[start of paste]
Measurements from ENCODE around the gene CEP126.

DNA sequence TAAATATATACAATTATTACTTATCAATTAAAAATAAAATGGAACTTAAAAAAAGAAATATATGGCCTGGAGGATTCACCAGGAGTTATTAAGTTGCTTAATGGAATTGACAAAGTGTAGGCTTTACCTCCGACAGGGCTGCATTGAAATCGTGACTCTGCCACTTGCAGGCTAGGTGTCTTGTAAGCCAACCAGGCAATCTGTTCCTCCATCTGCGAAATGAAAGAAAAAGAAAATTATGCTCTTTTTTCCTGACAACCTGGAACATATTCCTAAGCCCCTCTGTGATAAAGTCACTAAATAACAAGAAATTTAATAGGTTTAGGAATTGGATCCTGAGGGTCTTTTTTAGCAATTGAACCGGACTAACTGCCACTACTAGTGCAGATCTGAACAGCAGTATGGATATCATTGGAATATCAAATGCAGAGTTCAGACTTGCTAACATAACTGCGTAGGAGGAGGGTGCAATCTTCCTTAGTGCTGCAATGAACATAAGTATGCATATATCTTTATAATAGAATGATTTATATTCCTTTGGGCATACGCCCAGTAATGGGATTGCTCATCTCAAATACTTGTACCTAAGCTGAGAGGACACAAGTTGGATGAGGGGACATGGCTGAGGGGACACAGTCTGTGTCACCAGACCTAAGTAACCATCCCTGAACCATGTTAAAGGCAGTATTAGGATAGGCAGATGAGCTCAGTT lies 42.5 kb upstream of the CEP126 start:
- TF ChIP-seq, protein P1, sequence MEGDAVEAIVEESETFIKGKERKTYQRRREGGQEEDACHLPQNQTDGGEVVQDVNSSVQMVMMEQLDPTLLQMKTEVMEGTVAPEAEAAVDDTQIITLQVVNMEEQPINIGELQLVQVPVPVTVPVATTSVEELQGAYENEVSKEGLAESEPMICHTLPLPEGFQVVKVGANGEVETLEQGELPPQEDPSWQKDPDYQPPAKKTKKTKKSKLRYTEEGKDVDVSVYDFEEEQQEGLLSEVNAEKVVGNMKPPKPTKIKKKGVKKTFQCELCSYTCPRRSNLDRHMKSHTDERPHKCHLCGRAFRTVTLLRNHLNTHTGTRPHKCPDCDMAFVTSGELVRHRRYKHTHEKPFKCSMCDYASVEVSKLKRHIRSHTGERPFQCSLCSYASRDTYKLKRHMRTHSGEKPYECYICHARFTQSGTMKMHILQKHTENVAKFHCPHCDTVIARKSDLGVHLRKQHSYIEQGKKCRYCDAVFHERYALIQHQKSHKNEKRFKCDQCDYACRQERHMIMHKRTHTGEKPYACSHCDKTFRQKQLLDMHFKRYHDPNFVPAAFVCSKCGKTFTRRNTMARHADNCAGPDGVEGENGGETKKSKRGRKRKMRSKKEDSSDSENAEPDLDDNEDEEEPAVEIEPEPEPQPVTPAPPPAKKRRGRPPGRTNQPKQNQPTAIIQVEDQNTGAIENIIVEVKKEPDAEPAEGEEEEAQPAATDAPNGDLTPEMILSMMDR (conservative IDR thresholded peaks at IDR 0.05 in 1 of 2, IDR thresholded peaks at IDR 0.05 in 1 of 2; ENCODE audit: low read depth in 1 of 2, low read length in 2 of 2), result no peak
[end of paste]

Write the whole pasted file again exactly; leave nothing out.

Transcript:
Measurements from ENCODE around the gene CEP126.

DNA sequence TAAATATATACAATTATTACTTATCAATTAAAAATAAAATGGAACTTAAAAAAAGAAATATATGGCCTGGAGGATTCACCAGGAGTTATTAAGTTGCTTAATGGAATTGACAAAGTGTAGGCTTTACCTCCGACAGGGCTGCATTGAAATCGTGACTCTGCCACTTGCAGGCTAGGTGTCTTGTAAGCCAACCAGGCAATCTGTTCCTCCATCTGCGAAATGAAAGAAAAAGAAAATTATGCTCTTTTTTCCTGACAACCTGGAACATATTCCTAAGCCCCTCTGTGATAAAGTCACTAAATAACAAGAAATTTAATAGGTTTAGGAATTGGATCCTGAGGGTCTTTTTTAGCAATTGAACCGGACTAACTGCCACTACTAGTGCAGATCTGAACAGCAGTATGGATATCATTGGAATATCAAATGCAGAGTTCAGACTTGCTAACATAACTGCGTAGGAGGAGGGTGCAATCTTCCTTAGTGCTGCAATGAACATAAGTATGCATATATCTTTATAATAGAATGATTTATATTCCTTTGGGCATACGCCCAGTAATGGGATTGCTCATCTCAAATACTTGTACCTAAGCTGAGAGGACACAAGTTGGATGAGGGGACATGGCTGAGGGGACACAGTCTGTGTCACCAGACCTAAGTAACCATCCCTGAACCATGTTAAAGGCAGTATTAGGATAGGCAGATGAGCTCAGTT lies 42.5 kb upstream of the CEP126 start:
- TF ChIP-seq, protein P1, sequence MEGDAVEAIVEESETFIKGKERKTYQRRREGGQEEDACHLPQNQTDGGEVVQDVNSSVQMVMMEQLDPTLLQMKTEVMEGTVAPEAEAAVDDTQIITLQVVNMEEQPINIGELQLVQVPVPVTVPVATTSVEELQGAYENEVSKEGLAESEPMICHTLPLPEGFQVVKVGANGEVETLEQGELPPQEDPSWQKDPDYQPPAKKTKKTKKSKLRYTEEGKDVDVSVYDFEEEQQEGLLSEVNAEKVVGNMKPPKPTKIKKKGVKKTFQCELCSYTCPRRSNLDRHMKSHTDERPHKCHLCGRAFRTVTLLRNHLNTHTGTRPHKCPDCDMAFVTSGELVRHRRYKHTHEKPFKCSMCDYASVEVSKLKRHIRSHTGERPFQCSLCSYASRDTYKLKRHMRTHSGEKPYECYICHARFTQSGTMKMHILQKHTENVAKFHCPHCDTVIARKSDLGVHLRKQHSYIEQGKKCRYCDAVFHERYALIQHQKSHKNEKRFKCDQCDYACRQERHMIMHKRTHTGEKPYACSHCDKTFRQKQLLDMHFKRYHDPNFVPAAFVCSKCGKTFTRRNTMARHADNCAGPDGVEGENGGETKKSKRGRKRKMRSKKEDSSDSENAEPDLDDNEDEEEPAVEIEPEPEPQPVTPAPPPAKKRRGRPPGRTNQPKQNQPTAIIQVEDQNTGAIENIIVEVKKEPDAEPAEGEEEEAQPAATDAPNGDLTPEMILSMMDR (conservative IDR thresholded peaks at IDR 0.05 in 1 of 2, IDR thresholded peaks at IDR 0.05 in 1 of 2; ENCODE audit: low read depth in 1 of 2, low read length in 2 of 2), result no peak